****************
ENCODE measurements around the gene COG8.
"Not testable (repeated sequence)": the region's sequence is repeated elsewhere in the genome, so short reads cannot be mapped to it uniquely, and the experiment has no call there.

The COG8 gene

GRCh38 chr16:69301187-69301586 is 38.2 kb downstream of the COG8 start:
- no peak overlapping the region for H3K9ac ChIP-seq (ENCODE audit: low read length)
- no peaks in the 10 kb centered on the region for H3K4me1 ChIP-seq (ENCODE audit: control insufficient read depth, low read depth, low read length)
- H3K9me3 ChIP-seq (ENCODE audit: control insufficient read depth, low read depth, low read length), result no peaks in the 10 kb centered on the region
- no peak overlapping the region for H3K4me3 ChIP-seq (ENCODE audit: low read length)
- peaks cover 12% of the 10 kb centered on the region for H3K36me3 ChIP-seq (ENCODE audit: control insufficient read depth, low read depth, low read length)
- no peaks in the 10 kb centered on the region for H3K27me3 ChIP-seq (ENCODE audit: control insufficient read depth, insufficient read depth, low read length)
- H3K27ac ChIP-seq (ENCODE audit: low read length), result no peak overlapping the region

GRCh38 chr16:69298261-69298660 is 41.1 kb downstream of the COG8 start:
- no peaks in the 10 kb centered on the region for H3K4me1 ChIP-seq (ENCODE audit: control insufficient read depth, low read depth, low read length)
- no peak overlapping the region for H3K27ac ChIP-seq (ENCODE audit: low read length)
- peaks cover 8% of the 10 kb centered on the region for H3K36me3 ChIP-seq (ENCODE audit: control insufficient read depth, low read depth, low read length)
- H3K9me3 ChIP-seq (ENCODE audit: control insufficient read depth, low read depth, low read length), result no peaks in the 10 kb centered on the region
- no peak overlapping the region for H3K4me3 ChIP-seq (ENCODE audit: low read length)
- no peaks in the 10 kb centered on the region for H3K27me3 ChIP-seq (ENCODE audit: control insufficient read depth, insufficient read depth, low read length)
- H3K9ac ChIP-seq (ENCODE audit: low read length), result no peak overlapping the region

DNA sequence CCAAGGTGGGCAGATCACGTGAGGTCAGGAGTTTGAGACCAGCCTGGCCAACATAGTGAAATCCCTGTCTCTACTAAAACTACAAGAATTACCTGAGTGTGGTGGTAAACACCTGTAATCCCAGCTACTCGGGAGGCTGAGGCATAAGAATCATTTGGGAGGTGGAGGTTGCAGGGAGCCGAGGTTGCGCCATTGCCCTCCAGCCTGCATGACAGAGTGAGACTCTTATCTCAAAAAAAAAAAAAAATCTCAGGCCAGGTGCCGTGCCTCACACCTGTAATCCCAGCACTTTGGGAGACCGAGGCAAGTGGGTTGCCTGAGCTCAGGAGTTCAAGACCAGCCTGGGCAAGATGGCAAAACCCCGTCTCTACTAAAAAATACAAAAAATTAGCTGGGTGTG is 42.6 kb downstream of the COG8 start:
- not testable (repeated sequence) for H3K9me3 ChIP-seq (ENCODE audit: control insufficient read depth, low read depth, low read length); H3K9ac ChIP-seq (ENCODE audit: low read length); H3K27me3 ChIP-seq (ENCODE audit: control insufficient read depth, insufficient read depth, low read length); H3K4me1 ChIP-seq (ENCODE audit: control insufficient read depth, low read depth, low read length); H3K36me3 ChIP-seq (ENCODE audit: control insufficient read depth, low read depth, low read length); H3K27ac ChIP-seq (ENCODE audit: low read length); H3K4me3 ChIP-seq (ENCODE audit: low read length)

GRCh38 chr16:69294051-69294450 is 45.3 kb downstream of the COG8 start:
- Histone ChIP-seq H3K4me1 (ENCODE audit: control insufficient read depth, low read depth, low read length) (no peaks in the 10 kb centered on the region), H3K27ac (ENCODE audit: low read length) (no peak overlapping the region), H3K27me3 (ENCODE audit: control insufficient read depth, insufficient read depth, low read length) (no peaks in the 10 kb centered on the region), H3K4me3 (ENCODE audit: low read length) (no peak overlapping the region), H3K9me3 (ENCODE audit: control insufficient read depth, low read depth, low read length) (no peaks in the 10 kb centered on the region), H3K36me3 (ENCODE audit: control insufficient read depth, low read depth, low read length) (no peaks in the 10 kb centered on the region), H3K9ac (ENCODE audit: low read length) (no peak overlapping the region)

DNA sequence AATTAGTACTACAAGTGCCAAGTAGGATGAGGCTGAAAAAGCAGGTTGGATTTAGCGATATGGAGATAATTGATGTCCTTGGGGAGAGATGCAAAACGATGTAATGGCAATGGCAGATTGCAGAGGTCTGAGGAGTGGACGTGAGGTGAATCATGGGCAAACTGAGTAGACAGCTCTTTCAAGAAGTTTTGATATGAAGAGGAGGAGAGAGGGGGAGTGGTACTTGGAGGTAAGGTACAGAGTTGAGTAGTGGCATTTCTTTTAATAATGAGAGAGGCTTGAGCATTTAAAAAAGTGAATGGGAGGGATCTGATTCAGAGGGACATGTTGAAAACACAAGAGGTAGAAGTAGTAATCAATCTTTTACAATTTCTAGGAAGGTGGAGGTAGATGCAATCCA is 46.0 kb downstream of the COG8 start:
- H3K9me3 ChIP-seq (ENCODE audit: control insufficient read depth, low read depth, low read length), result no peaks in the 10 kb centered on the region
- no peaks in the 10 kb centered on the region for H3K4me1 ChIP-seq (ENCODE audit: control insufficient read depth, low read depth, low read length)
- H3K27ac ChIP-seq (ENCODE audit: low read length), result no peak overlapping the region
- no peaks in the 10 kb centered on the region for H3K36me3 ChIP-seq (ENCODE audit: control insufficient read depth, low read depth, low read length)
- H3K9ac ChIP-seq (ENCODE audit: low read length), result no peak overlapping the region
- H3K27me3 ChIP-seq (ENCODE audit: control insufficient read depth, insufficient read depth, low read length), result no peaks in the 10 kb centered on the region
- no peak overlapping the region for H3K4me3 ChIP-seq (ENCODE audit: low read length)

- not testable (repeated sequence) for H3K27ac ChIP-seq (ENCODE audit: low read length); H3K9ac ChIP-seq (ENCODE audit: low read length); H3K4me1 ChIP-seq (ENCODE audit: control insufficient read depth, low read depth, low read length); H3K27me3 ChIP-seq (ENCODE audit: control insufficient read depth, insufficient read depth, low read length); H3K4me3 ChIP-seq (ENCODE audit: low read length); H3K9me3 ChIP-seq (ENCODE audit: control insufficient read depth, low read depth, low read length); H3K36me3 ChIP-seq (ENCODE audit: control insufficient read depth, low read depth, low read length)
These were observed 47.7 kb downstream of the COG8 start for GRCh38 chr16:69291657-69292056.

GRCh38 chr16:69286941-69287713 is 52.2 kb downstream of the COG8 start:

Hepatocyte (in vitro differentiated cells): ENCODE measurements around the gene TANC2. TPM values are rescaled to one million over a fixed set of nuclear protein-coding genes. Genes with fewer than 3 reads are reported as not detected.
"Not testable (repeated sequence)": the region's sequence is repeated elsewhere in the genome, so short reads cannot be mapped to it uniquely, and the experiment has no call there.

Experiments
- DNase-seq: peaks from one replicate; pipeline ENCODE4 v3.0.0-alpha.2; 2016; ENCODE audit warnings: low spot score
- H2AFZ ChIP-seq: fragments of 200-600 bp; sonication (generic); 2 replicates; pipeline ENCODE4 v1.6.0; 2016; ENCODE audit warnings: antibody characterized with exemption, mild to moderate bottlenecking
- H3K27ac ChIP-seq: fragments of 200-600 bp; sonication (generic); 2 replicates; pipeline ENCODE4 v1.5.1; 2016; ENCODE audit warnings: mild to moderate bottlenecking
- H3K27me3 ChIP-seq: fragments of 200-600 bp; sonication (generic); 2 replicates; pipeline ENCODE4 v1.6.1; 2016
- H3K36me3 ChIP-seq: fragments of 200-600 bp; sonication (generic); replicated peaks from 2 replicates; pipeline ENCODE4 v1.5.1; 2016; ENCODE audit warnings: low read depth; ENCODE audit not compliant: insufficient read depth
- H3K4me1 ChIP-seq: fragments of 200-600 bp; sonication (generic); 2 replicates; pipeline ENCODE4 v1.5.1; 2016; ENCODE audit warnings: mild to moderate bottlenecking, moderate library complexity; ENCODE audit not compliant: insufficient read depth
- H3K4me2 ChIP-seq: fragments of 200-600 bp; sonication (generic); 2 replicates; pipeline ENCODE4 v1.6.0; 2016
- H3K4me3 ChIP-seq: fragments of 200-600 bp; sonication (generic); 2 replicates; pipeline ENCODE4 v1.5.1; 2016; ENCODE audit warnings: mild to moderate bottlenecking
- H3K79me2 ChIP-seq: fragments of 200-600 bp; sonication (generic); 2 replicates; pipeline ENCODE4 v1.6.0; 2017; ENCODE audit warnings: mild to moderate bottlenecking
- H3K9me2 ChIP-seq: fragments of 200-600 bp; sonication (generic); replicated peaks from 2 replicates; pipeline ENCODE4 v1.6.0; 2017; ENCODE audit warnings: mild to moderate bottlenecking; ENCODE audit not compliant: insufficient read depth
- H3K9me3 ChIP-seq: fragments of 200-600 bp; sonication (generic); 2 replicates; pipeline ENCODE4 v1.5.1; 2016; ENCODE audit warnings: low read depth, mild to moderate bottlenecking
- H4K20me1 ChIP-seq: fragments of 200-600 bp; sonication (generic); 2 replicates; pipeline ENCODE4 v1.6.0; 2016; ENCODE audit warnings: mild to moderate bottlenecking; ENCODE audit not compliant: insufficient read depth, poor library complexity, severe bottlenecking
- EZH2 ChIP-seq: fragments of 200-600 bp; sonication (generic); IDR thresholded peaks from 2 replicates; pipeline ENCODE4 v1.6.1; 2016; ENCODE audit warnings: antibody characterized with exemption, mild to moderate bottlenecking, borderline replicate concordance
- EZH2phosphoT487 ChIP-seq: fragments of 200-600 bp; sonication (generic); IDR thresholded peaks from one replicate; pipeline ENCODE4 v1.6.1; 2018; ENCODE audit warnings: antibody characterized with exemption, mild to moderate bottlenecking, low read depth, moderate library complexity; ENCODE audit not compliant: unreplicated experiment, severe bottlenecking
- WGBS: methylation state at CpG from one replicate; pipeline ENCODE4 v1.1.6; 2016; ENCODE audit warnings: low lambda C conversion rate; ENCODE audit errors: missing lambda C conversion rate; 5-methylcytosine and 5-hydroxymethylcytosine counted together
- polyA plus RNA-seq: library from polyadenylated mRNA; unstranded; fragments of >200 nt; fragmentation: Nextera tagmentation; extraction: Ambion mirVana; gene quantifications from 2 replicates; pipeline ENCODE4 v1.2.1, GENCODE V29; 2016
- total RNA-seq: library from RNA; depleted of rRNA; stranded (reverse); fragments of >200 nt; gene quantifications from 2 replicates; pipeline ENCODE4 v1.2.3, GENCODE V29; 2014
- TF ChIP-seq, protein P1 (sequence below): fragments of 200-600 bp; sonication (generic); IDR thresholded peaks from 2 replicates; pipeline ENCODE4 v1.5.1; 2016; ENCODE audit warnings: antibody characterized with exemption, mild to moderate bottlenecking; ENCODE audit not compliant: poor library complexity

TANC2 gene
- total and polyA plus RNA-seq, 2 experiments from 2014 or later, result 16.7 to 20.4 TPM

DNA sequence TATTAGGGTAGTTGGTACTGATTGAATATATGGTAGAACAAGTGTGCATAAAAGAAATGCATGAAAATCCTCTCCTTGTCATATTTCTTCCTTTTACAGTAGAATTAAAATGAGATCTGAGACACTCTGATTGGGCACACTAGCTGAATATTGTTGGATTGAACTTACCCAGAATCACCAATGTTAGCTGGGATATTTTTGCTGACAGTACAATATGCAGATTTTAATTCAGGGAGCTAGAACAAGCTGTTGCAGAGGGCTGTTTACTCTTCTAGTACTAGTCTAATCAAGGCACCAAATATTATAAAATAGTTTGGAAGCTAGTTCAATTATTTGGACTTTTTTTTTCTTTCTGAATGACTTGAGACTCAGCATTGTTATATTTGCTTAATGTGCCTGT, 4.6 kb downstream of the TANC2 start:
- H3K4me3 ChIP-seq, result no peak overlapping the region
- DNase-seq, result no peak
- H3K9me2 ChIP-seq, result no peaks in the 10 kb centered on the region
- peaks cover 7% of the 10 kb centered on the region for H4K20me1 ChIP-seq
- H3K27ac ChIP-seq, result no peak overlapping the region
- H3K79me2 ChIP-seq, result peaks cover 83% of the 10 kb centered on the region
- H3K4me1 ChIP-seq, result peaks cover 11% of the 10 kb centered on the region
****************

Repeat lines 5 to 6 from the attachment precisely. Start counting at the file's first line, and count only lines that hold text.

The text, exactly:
- no peak overlapping the region for H3K9ac ChIP-seq (ENCODE audit: low read length)
- no peaks in the 10 kb centered on the region for H3K4me1 ChIP-seq (ENCODE audit: control insufficient read depth, low read depth, low read length)